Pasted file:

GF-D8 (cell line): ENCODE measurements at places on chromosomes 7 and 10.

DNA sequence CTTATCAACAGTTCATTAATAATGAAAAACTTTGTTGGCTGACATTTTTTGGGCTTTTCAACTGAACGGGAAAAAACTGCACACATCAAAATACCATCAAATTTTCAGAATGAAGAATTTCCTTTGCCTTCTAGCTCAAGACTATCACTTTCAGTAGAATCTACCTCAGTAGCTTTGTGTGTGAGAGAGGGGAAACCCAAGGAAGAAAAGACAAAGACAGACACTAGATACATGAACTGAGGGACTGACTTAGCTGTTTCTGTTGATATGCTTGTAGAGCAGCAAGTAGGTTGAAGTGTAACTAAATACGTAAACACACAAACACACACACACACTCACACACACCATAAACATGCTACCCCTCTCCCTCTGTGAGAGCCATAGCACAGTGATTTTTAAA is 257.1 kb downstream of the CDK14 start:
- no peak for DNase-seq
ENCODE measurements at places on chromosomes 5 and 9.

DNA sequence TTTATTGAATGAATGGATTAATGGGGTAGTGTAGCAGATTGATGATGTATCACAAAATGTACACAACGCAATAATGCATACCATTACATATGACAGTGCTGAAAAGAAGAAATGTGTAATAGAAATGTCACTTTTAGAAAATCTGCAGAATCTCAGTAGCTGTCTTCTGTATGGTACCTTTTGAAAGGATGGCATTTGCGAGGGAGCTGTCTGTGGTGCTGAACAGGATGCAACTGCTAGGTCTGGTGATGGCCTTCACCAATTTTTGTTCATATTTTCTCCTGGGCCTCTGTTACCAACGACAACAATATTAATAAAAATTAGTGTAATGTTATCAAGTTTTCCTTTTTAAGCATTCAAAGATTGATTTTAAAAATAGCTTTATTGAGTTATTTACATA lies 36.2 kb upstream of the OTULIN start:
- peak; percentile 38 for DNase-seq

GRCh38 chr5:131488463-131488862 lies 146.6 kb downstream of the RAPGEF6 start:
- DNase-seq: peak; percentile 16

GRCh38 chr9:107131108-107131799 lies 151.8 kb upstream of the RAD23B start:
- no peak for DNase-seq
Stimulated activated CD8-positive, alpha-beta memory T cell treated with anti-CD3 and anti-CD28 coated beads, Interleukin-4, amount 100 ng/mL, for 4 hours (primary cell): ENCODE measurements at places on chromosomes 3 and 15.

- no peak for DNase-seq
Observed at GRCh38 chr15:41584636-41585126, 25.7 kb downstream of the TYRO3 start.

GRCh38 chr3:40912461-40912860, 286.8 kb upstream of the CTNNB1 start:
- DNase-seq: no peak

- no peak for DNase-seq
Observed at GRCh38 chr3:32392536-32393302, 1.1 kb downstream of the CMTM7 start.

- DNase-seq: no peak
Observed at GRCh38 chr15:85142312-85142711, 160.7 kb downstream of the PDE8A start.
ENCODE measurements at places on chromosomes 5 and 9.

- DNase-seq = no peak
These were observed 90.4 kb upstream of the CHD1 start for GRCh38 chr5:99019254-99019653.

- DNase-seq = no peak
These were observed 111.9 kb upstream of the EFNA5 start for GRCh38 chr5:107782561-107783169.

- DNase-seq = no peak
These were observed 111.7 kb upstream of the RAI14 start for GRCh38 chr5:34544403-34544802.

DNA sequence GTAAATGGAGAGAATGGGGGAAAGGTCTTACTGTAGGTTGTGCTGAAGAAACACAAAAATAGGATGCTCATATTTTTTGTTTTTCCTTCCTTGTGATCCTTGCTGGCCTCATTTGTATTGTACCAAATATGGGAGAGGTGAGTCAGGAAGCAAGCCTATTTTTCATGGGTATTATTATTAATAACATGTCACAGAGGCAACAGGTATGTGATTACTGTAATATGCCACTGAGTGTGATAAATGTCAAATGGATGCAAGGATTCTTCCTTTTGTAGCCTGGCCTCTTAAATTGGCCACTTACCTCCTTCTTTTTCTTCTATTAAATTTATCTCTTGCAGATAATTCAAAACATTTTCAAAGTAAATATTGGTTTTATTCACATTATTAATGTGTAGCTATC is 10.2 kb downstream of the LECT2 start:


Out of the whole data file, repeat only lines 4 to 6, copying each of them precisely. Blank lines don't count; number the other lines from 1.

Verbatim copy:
ENCODE measurements at places on chromosomes 5 and 9.

DNA sequence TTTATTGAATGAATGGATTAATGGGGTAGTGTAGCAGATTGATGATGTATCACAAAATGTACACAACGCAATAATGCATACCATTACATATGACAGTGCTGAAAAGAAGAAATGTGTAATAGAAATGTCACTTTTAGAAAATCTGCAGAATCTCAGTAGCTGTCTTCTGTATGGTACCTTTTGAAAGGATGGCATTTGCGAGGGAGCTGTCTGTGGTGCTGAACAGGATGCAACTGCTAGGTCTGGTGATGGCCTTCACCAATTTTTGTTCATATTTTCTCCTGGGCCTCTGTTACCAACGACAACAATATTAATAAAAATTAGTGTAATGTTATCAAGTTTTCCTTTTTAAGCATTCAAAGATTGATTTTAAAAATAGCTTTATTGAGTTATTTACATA lies 36.2 kb upstream of the OTULIN start:
- peak; percentile 38 for DNase-seq